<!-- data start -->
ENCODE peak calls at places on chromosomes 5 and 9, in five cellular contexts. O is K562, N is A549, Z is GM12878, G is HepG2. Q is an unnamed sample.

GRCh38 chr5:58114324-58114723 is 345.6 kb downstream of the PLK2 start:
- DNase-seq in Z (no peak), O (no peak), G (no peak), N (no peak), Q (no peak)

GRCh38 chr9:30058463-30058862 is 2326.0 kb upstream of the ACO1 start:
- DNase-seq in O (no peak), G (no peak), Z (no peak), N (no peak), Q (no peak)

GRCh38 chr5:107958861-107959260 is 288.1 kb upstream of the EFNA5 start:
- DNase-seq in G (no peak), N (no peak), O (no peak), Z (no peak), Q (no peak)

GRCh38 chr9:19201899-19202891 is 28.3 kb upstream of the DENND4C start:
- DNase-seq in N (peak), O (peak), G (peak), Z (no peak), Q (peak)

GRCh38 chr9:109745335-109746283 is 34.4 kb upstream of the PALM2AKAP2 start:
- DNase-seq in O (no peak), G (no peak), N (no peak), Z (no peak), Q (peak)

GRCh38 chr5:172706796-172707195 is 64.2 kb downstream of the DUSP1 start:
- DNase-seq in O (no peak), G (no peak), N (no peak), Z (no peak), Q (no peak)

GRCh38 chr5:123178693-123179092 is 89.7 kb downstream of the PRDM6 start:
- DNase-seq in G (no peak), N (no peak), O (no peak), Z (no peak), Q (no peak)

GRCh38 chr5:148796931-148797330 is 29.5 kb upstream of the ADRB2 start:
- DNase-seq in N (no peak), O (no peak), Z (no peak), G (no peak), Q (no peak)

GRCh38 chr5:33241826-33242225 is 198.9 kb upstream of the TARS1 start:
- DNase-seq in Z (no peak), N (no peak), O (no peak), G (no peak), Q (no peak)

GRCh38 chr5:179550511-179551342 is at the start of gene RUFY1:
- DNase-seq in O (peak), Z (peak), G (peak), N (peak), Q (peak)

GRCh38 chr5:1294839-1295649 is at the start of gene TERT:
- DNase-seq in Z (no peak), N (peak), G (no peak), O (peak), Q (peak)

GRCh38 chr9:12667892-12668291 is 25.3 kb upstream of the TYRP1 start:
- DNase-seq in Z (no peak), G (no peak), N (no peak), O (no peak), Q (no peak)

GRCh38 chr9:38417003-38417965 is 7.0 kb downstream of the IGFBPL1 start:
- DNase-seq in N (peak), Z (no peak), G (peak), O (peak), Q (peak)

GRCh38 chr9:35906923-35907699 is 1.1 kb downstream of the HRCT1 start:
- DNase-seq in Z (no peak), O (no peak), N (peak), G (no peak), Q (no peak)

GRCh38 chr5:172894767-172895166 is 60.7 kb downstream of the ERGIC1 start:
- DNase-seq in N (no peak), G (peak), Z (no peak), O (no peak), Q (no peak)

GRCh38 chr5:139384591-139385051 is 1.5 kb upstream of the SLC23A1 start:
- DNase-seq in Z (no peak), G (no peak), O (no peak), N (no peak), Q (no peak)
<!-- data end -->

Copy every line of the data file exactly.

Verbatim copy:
ENCODE peak calls at places on chromosomes 5 and 9, in five cellular contexts. O is K562, N is A549, Z is GM12878, G is HepG2. Q is an unnamed sample.

GRCh38 chr5:58114324-58114723 is 345.6 kb downstream of the PLK2 start:
- DNase-seq in Z (no peak), O (no peak), G (no peak), N (no peak), Q (no peak)

GRCh38 chr9:30058463-30058862 is 2326.0 kb upstream of the ACO1 start:
- DNase-seq in O (no peak), G (no peak), Z (no peak), N (no peak), Q (no peak)

GRCh38 chr5:107958861-107959260 is 288.1 kb upstream of the EFNA5 start:
- DNase-seq in G (no peak), N (no peak), O (no peak), Z (no peak), Q (no peak)

GRCh38 chr9:19201899-19202891 is 28.3 kb upstream of the DENND4C start:
- DNase-seq in N (peak), O (peak), G (peak), Z (no peak), Q (peak)

GRCh38 chr9:109745335-109746283 is 34.4 kb upstream of the PALM2AKAP2 start:
- DNase-seq in O (no peak), G (no peak), N (no peak), Z (no peak), Q (peak)

GRCh38 chr5:172706796-172707195 is 64.2 kb downstream of the DUSP1 start:
- DNase-seq in O (no peak), G (no peak), N (no peak), Z (no peak), Q (no peak)

GRCh38 chr5:123178693-123179092 is 89.7 kb downstream of the PRDM6 start:
- DNase-seq in G (no peak), N (no peak), O (no peak), Z (no peak), Q (no peak)

GRCh38 chr5:148796931-148797330 is 29.5 kb upstream of the ADRB2 start:
- DNase-seq in N (no peak), O (no peak), Z (no peak), G (no peak), Q (no peak)

GRCh38 chr5:33241826-33242225 is 198.9 kb upstream of the TARS1 start:
- DNase-seq in Z (no peak), N (no peak), O (no peak), G (no peak), Q (no peak)

GRCh38 chr5:179550511-179551342 is at the start of gene RUFY1:
- DNase-seq in O (peak), Z (peak), G (peak), N (peak), Q (peak)

GRCh38 chr5:1294839-1295649 is at the start of gene TERT:
- DNase-seq in Z (no peak), N (peak), G (no peak), O (peak), Q (peak)

GRCh38 chr9:12667892-12668291 is 25.3 kb upstream of the TYRP1 start:
- DNase-seq in Z (no peak), G (no peak), N (no peak), O (no peak), Q (no peak)

GRCh38 chr9:38417003-38417965 is 7.0 kb downstream of the IGFBPL1 start:
- DNase-seq in N (peak), Z (no peak), G (peak), O (peak), Q (peak)

GRCh38 chr9:35906923-35907699 is 1.1 kb downstream of the HRCT1 start:
- DNase-seq in Z (no peak), O (no peak), N (peak), G (no peak), Q (no peak)

GRCh38 chr5:172894767-172895166 is 60.7 kb downstream of the ERGIC1 start:
- DNase-seq in N (no peak), G (peak), Z (no peak), O (no peak), Q (no peak)

GRCh38 chr5:139384591-139385051 is 1.5 kb upstream of the SLC23A1 start:
- DNase-seq in Z (no peak), G (no peak), O (no peak), N (no peak), Q (no peak)